A few days ago, I discovered Laxmi Bomb, a Mumbai-based electro-pop band with a new EP out titled Mah’Bharat. Usually, when I come across a new band, I like to close the curtains in my room, switch off all the fans and lights, and sit in the dark listening to their songs on my headphones. However, when I listened to Laxmi Bomb’s music for the first time, something very curious happened. I started to imagine this girl—a middle-class Bombay girl, who speaks English fluently, and whose guilty pleasure, so to speak, is grooving to desi beats; a quintessential Bambaiya who loves to let her hair down, loves parties, and lives to dance.
Laxmi Bomb, a four-piece electro-pop band from Mumbai.
When I mentioned this to Joaquim Fernandes, the band’s keyboardist, it made him laugh. “Yes, Laxmi is a middle-class Bombay girl. But what I perceive is that she is present in everyone. The sophisticated self we try and portray is actually just a social requirement that grows on us as we age, but we always have that side of us which is at the core, kicking hard and wanting to come out. That part is the true self,” he says. “It’s Laxmi that gets the true Indian out of you. She is the one that makes you groove to those desi beats. She is the one who lets you have fun, and then, as you keep her on repeat, she grows on you and never leaves.”
The band’s frontman Keegan Pereira adds, “We treat Lady Laxmi like we treat our music: with respect, a speck of originality, and above all, honesty.”
Even before Laxmi Bomb was formed, the members of the band were fairly well-known in the music circles of Mumbai, having been involved with different bands in the past. Two of them—drummer Levin Mendes and bassist Ruell Barretto—are currently also part of the popular hip-hop/drum ‘n’ bass outfit Bombay Bassment. However, when Laxmi Bomb was formed in September 2013, their particular brand of music was relatively alien to audiences in the city. After a string of strong live performances, the band released their first EP titled Hॐ earlier this year, and now, exactly a year later, they are stoked about releasing their second EP, Mah’Bharat.
When asked about the new EP, Keegan says, “Mah’Bharat, to put it simply, is ‘home away from Hॐ’. While Hॐ was primarily city-centric in terms of its focus, Mah’Bharat sees a shift towards a larger canvas. This has been achieved through more live instruments being utilised, and the EP represents a definite evolution for us. Both of our EPs have a familiar ‘Laxmi Bomb’ flavour to them, but Mah’Bharat has opened the gates for us to push the envelope further.”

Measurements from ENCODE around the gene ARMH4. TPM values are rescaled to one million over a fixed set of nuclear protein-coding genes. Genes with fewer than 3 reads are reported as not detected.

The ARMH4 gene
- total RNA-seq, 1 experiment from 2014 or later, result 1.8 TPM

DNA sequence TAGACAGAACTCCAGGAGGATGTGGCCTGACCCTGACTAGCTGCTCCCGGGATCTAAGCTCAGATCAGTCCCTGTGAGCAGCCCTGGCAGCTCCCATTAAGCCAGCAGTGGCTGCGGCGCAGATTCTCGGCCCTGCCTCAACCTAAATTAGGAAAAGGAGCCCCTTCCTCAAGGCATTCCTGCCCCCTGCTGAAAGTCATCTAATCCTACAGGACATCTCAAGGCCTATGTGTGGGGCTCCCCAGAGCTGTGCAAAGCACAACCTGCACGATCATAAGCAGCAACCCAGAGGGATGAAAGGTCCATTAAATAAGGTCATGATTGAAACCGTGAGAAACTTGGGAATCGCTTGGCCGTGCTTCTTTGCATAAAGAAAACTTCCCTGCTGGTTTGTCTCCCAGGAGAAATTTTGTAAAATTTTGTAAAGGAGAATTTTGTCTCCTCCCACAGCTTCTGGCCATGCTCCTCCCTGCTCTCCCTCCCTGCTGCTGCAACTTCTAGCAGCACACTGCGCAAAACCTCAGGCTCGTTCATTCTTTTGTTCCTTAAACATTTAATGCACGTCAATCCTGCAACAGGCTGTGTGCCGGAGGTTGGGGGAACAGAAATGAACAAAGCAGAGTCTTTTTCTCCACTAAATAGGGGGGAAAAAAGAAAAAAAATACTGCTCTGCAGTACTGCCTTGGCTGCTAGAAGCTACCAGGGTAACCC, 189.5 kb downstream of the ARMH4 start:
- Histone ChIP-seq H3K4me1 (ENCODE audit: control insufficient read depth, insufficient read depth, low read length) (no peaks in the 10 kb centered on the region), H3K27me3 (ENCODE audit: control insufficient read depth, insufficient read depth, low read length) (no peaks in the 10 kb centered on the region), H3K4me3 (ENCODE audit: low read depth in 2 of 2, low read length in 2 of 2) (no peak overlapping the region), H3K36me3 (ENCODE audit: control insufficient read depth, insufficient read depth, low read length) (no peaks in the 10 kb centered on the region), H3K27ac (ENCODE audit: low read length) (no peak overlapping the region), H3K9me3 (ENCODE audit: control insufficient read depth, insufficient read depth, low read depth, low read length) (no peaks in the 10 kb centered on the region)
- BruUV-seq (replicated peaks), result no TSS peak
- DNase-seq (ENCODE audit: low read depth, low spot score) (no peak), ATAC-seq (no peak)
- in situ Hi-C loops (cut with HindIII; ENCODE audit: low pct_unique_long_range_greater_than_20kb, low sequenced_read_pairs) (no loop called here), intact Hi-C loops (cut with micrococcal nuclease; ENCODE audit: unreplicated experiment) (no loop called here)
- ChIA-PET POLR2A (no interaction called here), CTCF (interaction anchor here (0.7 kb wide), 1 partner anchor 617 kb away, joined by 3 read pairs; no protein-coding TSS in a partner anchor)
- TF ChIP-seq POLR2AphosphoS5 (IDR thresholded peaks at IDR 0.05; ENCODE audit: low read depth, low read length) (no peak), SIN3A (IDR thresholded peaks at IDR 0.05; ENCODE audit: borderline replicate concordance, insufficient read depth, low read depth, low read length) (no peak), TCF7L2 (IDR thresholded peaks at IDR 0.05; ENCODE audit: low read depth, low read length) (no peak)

For Joaquim, Mah’Bharat is the true sound of the band. “Hॐ was the brain child of Levin and Keegan,” he says, “while Mah’Bharat had inputs from all the four members.”
The band has also recently released their second music video, for ‘Andaman Eve’. The idyllic Goa/Pondi setting just makes the viewer, especially if he or she is currently in a big, noisy city like Mumbai or Delhi, curse their existence and yearn for a simpler life. Says Keegan, “The concept of the video was merely a reflection of the theme of the song. If you listen to the lyrics of ‘Andaman Eve’ and imagine the tune as a visual, the notions of child-like innocence and charm come to mind. The idea was to bring forth these simple joys of life. In a modern world, where our lives are predominantly surrounded by technological tools, we felt it was important to revisit the times where the love of nature and the ‘outside world’ were the sole triggers of our happiness. And what better than the idyllic landscape of our motherland, captured via the beauty of the islands?”
You can watch the video for ‘Andaman Eve’ here and listen to Mah’Bharat here.
Since I started listening to their music last week, I’ve been wondering about the name of the band. Of course, like most people who have grown up in India, I know that a Laxmi bomb is a type of firecracker that goes off with an unexpectedly loud and satisfying bang. But why did the band choose that name for themselves?
“Laxmi is a true representative,” says Keegan. “She is a representative of us and of all the things living in our neighbourhood. She is India in more ways than one. As for the Bomb, well, that’s just her wicked-wild-west side. And when she goes off,” he adds with a grin, “you will see the light.”